Mehdi Rezagholizadeh – Huawei Noah’s Ark, Canada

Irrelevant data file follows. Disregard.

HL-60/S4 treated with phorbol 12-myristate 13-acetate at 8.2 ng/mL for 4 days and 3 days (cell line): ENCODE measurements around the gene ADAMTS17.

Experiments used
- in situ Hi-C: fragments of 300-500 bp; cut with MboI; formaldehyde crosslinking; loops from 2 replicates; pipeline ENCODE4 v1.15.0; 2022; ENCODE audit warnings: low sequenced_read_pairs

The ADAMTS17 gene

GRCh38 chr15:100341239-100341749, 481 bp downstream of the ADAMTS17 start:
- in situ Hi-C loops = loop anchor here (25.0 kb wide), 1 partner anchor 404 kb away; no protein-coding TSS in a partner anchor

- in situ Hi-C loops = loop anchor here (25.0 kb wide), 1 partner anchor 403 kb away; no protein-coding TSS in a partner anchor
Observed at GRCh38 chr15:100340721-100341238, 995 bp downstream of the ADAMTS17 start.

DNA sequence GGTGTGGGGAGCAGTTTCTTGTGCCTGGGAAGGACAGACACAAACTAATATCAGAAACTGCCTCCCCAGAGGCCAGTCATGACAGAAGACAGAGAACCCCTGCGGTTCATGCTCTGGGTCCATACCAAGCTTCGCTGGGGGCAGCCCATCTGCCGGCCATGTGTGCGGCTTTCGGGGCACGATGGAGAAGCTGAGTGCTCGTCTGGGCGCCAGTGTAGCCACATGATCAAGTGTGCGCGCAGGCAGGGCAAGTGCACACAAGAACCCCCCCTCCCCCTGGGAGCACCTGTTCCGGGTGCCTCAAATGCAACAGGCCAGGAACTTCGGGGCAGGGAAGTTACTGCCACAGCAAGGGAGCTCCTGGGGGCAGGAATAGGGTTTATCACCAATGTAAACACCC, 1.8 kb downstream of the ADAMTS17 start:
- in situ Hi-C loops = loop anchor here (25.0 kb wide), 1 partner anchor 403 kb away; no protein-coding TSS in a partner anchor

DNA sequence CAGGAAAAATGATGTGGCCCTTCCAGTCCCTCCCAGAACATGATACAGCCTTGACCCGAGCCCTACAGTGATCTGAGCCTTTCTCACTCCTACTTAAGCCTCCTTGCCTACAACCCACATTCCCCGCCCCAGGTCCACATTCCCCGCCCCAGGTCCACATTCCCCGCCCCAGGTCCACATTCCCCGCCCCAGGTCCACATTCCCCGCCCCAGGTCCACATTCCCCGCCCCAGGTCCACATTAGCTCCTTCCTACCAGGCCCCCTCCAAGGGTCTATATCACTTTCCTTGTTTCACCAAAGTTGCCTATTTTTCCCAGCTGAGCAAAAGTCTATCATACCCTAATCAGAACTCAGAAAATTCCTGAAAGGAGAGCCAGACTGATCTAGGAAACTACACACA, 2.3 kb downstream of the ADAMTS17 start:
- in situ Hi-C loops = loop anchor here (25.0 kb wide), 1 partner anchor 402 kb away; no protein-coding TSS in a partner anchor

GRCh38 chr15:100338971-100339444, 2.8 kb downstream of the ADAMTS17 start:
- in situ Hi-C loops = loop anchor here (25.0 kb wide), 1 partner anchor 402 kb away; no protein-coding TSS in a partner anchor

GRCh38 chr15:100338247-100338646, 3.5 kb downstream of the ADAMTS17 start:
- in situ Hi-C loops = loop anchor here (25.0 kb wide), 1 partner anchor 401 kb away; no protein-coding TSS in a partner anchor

Knowledge distillation (KD) was originally proposed and became very prominent for neural model compression and later on showed its potentials for improving the accuracy of neural models as well. This talk concerns introducing knowledge distillation and answering how and why knowledge distillation helps in compressing/training neural networks. Despite the great success of KD, in this presentation we revisit KD from three different perspectives: data, model, and training. From data point of view, we deploy a MiniMax approach to spot regions in the input space where the teacher and student networks diverge the most from each other and generate some augmented data from the training samples to cover these maximum divergence regions accordingly. The new augmented samples will enrich the training data to improve KD training. From the model point of view, original KD technique is only taking the information of the last layer of the teacher and student networks to matching their outputs. However, it is shown in the literature that matching the internal representations or other internal statistics of the two networks can lead to a better performance in some architectures such as transformer-based models. This observation opens a new domain of research on what is the best way of matching internal representations of two networks. From the training point of view, based on VC dimension theory, this is evident that KD performs poorly when the capacity gap between the teacher and student networks becomes large. This problem is getting more serious in NLP considering the ever growing size of pre-trained models. We propose our solution based on an annealing technique in which the student is exposed to a smoothed version of the teacher output at early stages and this smoothness is gradually reduced using a temperature factor during the training. This talk includes analysis on application insights, theoretical and empirical evidence as well as practical experiments to support the effectiveness of our proposed methods.